It is six years since I wrote Inside The Brotherhood, yet I still receive half a dozen letters each month from people who believe their businesses and lives have been ruined by masonic conspiracy in the legal profession.
I receive thick files about shady planning decisions, disputed inheritances, unfair dismissal claims, bank malpractice and all manner of frauds.
Almost every writer complains that their adversaries have done them down in collusion with crooked freemason lawyers.
I believe all masonic lodges should be required to supply full lists of their members' names and addresses to local libraries for public scrutiny, just like electoral rolls.
Such a move would be resolutely resisted by freemasons on the grounds that there is no evidence to justify treating them this way, while sparing Rotary clubs, all golf clubs and the Garrick.
However, there is a great difference between freemasonry and almost every other private society in the UK.
It is the only one to which such strong public suspicions of skulduggery attach. And with good reason, for it unites men, often of wealth and power, in bonds of “mutual defence and support”, cemented by bloodcurdling oaths threatening wayward members with having their throats cut, their tongues torn out and their bowels burnt to ashes after being severed in two. Powerful incentives, one might think for assisting any Masonic brother “in distress” to the detriment of others.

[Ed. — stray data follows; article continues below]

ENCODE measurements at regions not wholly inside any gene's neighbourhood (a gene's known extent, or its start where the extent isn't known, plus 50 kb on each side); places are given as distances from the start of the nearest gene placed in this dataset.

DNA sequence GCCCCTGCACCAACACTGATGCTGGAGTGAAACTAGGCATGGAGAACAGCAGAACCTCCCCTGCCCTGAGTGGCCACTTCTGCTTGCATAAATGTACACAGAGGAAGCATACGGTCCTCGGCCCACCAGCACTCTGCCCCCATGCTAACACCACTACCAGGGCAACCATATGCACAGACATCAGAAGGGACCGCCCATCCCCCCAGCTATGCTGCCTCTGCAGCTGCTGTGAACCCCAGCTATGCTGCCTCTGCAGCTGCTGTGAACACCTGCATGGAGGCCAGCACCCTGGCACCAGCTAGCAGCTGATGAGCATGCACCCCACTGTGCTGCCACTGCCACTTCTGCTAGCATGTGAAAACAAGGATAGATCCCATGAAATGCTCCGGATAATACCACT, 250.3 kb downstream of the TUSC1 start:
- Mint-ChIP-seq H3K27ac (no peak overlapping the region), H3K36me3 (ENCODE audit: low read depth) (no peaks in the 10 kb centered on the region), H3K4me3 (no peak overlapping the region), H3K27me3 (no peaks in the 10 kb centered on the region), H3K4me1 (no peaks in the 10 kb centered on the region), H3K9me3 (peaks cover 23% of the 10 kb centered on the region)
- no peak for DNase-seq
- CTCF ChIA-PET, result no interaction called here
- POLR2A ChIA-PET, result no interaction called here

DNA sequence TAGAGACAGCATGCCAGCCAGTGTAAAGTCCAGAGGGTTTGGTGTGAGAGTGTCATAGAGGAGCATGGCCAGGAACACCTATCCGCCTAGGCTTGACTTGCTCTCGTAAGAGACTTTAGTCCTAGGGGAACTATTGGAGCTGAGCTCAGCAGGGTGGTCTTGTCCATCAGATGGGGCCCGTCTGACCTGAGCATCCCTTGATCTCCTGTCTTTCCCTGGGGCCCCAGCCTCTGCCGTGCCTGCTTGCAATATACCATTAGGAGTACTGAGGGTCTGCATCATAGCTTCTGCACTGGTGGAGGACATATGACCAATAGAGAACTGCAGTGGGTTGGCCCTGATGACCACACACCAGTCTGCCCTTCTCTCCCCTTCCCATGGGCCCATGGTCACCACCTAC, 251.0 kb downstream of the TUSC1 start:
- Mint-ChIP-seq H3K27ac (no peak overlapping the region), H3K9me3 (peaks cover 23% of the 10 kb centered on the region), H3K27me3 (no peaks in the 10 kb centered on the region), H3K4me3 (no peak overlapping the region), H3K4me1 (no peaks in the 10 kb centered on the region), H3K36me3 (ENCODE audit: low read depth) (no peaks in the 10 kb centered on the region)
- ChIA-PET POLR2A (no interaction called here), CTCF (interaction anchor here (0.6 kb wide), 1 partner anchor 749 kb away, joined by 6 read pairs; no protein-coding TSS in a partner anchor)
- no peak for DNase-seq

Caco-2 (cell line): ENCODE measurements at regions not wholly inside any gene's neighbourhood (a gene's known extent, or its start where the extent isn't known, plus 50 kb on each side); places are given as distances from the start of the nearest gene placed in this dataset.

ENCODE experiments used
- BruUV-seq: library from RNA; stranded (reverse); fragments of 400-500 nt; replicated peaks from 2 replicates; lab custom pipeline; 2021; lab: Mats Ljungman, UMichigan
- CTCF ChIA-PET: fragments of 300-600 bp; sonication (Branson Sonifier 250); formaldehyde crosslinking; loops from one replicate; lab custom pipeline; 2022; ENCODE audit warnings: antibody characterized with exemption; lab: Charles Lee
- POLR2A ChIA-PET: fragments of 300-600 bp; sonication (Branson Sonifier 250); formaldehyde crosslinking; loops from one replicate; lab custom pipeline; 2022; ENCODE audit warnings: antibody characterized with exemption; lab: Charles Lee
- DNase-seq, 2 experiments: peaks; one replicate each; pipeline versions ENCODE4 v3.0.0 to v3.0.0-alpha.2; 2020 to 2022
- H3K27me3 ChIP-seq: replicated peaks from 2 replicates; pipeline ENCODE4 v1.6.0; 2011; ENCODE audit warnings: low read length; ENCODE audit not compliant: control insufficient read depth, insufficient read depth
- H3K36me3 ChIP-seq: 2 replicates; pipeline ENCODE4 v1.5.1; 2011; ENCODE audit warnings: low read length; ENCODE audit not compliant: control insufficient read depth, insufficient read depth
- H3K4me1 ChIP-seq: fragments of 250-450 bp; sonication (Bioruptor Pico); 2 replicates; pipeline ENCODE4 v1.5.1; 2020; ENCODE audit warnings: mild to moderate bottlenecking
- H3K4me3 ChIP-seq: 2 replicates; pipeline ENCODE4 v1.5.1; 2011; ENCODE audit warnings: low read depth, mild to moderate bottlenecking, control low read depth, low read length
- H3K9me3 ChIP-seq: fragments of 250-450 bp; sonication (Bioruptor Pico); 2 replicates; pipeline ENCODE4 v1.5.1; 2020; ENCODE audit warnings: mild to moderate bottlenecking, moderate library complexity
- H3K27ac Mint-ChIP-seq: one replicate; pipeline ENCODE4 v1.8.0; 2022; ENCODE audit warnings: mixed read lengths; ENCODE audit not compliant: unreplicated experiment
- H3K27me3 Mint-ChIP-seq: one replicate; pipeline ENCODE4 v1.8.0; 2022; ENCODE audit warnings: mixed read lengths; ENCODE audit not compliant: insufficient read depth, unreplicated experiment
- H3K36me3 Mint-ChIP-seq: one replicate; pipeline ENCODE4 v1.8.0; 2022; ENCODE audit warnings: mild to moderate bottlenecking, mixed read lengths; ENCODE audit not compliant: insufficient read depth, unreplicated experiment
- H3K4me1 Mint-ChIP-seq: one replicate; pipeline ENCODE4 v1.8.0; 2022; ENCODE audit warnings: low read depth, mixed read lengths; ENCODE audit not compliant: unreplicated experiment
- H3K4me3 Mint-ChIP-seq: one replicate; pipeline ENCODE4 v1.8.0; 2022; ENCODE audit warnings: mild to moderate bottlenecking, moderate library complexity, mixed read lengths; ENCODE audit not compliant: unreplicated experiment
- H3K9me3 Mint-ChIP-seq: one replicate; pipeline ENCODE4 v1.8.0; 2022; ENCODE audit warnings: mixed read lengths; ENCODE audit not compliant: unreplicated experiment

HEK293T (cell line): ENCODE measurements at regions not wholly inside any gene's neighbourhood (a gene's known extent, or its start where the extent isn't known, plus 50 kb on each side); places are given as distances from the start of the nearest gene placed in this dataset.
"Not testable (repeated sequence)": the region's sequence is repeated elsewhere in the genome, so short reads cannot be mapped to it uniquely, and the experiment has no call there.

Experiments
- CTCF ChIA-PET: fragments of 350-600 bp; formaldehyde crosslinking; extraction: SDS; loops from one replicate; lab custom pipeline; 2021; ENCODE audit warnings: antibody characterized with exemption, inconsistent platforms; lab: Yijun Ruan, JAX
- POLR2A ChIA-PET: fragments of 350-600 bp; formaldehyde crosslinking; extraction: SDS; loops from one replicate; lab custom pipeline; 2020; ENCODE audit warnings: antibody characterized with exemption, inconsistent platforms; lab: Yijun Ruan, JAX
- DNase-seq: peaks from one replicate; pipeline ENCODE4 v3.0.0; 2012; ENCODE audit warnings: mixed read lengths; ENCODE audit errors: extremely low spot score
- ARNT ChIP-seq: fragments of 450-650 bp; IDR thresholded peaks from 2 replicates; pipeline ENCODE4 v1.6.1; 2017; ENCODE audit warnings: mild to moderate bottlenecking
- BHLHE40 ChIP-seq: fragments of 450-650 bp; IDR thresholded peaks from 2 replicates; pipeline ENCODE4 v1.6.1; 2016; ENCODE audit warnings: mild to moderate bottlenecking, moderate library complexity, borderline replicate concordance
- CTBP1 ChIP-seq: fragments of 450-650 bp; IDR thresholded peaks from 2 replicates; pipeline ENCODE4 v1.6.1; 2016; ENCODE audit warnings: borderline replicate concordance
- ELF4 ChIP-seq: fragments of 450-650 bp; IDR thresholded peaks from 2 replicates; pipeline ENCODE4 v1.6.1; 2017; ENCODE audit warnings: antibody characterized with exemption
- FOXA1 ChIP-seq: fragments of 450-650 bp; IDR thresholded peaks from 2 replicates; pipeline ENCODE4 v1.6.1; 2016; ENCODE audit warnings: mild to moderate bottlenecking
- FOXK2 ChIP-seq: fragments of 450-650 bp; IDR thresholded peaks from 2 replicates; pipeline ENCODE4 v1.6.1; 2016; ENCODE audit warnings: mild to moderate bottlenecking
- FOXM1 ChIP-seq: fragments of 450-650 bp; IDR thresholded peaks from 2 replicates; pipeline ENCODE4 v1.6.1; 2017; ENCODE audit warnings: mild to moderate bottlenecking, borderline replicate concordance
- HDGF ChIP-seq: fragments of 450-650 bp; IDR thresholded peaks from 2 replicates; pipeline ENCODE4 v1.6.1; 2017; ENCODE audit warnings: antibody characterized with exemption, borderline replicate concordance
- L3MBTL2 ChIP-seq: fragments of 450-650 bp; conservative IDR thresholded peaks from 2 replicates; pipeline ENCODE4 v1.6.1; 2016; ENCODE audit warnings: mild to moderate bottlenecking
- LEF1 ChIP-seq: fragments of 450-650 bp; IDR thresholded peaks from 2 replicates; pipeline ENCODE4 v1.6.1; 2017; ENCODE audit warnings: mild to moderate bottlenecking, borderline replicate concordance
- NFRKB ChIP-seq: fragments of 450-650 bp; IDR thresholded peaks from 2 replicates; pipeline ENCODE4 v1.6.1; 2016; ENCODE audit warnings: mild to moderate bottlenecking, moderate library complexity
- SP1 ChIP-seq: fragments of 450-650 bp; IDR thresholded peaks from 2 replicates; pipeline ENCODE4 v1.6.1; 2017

The law is an area where freemasons continue to fill many positions of influence. Among freemasons at the time of my research, there numbered 18 circuit judges, four Queen's Bench judges, three Family Division judges, two judges in Chancery, three Lord Justices of Appeal and one Lord of Appeal in Ordinary, and I am sure many others were freemasons, but I had only limited source material.
None of this proves that freemasonry has a damaging effect on the practice of law because none of these judges has been known to abuse office.
Instead, the damage is inflicted lower down the ladder in the selection of magistrates, in the interplay of solicitors and brother clients finagling deals, and most scandalous of all, the fraternal bonding between lawyers and police fixing criminal cases.
Justice, we are told, must be seen to be done.
However, to see justice done, we must know what secret loyalties may bind people in the judicial system together against the public interest, and in the case of public appointees, conflict with their duty to serve everyone “without favour or affection, malice or ill-will”.
The forthcoming select committee inquiry must address this issue. In my view it should recommend that all freemasons in public office, including judges, magistrates, prosecutors and policemen are required to declare their membership in a place to which the public has ready access.